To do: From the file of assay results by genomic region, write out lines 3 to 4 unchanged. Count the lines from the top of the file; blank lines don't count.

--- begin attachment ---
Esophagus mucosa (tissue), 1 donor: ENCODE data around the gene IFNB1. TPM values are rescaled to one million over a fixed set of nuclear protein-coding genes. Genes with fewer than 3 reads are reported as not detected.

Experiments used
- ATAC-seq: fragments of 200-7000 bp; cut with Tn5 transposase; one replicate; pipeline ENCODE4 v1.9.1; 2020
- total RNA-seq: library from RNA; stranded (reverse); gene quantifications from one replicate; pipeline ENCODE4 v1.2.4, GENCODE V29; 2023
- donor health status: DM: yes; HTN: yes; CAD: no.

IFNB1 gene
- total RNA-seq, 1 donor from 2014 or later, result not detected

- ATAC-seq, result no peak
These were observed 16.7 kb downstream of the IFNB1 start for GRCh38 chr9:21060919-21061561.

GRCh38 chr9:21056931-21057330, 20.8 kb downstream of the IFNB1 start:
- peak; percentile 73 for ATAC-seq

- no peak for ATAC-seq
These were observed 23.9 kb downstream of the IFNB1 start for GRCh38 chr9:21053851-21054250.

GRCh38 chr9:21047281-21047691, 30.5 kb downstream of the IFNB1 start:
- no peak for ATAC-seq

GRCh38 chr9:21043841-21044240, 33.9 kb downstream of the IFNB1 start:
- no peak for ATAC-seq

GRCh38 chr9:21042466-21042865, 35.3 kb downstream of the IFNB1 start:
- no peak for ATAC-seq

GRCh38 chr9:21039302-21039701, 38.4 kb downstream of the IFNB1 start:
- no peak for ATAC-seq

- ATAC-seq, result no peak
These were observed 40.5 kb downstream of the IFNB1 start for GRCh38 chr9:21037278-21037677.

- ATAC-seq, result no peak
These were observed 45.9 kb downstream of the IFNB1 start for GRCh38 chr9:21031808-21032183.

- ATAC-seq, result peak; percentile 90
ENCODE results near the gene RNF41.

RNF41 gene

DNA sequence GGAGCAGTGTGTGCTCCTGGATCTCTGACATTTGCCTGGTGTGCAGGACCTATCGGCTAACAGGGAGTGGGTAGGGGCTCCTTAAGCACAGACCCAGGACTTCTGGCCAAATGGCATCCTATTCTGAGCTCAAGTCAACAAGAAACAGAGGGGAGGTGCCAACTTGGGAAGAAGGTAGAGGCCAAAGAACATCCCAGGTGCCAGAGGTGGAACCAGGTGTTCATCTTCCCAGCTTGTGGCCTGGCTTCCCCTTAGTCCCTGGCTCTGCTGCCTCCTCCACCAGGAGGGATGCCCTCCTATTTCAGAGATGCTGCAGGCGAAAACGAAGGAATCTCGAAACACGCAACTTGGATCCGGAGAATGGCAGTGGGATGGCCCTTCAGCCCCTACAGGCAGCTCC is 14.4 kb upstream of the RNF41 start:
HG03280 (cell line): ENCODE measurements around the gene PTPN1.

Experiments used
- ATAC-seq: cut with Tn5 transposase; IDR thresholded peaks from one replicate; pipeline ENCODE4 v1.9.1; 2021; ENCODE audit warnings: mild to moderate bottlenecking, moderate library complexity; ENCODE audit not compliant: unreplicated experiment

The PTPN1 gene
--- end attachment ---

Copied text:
- ATAC-seq: fragments of 200-7000 bp; cut with Tn5 transposase; one replicate; pipeline ENCODE4 v1.9.1; 2020
- total RNA-seq: library from RNA; stranded (reverse); gene quantifications from one replicate; pipeline ENCODE4 v1.2.4, GENCODE V29; 2023